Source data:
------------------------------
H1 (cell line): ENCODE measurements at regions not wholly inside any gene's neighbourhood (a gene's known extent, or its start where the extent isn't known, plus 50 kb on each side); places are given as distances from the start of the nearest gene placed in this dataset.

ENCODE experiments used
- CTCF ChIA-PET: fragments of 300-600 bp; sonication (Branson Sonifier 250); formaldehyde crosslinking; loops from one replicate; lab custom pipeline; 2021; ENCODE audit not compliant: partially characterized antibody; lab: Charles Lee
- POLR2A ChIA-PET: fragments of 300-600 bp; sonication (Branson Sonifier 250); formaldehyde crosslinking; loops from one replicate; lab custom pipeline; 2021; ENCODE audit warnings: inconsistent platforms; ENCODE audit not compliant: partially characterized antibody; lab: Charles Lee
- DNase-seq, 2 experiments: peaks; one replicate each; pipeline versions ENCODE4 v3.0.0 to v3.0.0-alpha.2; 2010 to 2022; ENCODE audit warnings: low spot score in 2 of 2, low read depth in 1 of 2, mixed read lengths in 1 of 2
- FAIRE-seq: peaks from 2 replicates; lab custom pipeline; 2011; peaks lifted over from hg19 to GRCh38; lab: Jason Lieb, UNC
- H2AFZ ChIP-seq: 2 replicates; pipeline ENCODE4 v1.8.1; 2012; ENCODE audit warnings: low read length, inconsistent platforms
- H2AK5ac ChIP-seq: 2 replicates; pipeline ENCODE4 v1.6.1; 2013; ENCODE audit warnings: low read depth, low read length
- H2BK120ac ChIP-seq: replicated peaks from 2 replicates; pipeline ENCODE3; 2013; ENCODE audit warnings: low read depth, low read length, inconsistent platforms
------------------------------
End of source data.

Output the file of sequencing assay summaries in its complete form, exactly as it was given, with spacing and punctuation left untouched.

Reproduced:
H1 (cell line): ENCODE measurements at regions not wholly inside any gene's neighbourhood (a gene's known extent, or its start where the extent isn't known, plus 50 kb on each side); places are given as distances from the start of the nearest gene placed in this dataset.

ENCODE experiments used
- CTCF ChIA-PET: fragments of 300-600 bp; sonication (Branson Sonifier 250); formaldehyde crosslinking; loops from one replicate; lab custom pipeline; 2021; ENCODE audit not compliant: partially characterized antibody; lab: Charles Lee
- POLR2A ChIA-PET: fragments of 300-600 bp; sonication (Branson Sonifier 250); formaldehyde crosslinking; loops from one replicate; lab custom pipeline; 2021; ENCODE audit warnings: inconsistent platforms; ENCODE audit not compliant: partially characterized antibody; lab: Charles Lee
- DNase-seq, 2 experiments: peaks; one replicate each; pipeline versions ENCODE4 v3.0.0 to v3.0.0-alpha.2; 2010 to 2022; ENCODE audit warnings: low spot score in 2 of 2, low read depth in 1 of 2, mixed read lengths in 1 of 2
- FAIRE-seq: peaks from 2 replicates; lab custom pipeline; 2011; peaks lifted over from hg19 to GRCh38; lab: Jason Lieb, UNC
- H2AFZ ChIP-seq: 2 replicates; pipeline ENCODE4 v1.8.1; 2012; ENCODE audit warnings: low read length, inconsistent platforms
- H2AK5ac ChIP-seq: 2 replicates; pipeline ENCODE4 v1.6.1; 2013; ENCODE audit warnings: low read depth, low read length
- H2BK120ac ChIP-seq: replicated peaks from 2 replicates; pipeline ENCODE3; 2013; ENCODE audit warnings: low read depth, low read length, inconsistent platforms